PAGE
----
If our first stop was any indication, this was setting up to be a superb trip. This scenic town housed the best beer I would taste the entire week. Honestly, I would have been content to amble away the rest of the day over beer and stories, but we had only covered a quarter of that day’s terrain.
From Soy, we set out uphill of course, on our predetermined route to Achouffe. As we crested the first residential hill, signs claimed limited access further ahead. We bypassed interesting road blocks to continue undeterred further uphill as a few spectators lined the road. At the top of the second hill, standing feet away from the black, charred stains on the road, was a fireman and police officer. A car rally was taking place. Just moments before, a rally car had crashed and rolled before catching fire. For some reason, the police officer wouldn’t allow us to pass, because he deemed rally cars taking blind turns at high speeds would be dangerous to seven orange bikes and one bright neon yellow jacket. In a mix of French and English, he suggested a safer route, which morphed into major roads, crossing over one Ardennes mountain range. The route out of Érezée morphed into a grueling climb, as recent spectators of the road rally, intoxicated from both the adrenaline, fumes, and booze, showcased their own car handling skills on the steep, curvy roads, as they shot past us like bullets from a gun.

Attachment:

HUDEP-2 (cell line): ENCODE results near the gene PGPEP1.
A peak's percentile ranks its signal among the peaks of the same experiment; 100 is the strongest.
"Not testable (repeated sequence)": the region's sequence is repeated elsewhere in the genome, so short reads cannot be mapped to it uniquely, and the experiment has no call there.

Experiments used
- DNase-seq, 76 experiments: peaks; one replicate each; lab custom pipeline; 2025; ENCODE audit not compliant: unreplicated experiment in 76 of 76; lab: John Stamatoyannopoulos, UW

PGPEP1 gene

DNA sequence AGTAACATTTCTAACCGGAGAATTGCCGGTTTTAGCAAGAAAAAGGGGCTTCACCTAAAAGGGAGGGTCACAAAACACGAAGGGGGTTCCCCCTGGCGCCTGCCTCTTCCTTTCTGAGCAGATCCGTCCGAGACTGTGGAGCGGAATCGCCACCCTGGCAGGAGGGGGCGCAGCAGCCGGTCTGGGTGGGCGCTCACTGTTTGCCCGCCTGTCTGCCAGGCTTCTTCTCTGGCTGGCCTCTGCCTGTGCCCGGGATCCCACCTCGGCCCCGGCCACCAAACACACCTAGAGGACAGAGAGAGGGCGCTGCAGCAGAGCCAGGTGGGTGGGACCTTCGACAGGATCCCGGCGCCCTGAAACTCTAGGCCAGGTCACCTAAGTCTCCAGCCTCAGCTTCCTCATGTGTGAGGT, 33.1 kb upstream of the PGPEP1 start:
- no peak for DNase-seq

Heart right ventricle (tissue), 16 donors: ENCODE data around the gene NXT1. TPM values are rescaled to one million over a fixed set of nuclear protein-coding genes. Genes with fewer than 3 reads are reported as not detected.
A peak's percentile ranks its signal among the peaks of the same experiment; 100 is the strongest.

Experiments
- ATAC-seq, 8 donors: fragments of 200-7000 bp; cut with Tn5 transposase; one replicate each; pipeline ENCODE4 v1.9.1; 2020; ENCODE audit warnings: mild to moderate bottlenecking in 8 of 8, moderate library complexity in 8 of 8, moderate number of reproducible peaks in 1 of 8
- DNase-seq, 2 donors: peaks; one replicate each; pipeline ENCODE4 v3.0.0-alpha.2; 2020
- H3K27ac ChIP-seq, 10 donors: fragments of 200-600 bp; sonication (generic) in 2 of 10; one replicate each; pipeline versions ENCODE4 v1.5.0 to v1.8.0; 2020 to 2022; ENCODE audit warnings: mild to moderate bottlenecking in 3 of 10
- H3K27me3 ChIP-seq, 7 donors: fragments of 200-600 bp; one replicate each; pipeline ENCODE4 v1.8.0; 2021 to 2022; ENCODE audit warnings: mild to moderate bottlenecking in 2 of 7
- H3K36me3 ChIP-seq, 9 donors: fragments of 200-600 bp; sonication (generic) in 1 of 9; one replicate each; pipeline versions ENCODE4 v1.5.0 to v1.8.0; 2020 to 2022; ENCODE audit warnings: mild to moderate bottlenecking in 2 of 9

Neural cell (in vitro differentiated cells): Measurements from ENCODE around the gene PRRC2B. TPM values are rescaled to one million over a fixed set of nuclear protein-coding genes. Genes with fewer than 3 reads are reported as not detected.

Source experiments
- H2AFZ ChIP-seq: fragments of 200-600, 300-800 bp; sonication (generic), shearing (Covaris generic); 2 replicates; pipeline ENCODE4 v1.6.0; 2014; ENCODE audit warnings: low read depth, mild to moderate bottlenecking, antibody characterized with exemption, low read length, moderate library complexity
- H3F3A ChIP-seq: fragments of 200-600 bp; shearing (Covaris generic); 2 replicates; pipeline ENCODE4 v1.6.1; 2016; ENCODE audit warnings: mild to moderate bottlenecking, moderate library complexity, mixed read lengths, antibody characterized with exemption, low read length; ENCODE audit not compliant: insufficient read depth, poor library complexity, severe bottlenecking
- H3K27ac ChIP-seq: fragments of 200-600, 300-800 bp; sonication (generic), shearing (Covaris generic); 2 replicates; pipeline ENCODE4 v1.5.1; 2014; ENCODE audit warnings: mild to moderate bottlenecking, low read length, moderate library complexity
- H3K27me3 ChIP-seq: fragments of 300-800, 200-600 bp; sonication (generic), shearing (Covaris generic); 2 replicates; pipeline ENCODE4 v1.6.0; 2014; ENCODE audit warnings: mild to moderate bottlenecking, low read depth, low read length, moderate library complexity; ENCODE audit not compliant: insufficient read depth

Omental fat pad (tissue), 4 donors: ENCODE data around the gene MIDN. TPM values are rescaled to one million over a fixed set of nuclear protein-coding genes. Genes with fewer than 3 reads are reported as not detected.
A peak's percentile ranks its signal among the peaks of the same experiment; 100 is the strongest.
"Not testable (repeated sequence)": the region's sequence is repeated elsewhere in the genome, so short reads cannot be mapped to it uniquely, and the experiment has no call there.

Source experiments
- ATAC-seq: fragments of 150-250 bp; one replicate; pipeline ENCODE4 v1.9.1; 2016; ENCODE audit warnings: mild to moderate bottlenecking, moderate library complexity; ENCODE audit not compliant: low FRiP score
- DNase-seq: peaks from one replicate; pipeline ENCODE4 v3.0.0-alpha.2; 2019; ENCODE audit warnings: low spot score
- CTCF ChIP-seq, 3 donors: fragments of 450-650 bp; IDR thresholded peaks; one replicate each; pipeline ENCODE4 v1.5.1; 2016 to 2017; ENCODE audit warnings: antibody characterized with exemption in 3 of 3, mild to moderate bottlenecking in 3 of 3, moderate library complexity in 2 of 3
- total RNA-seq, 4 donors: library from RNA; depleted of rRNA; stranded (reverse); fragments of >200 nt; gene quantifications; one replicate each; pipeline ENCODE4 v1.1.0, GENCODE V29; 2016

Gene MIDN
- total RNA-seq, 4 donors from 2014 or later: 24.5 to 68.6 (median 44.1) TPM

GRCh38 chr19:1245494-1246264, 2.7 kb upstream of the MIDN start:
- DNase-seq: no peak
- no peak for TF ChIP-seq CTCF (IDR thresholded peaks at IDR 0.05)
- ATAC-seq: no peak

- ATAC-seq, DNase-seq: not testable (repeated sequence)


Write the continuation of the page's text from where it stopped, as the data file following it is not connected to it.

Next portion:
Safely on the other side of the pass, we found ourselves exhausted next to an old World War II German tank. We were considering our next step, still being miles from Achouffe, at which point a father/son duo, from Germany of all places, pulled up in their red compact car. After a display of diplomacy and a show of kindness, they graciously crammed a lanky Scuba Steve and bike into the back seat of their car and hauled him to Mont.
By this point and nearly out of water, everyone was decimated and ready for Achouffe. Fortunately, Pepper approached a random house in the middle of nowhere which turned out to be a lingerie store, and requested to fill up on water. And after all the time we spent heading uphill, the last six miles were downhill with a castle hanging to the side encouraging us. We cruised into Achouffe drained, yet feeling a sense of accomplishment with the ride two days removed from transcontinental travel. To celebrate, we saddled up to Taverne de la Chouffe at the feet of the famed Brasserie de la Chouffe, and indulged on the fruits of our labor.
Previous Stop: Day #2 – Reykjavck, Iceland – Brussels, Belgium – Bomal
Next Stop: Day #4 – Mont – Houffalize – Bastogne – Wiltz, Luxembourg – Bastogne, Belgium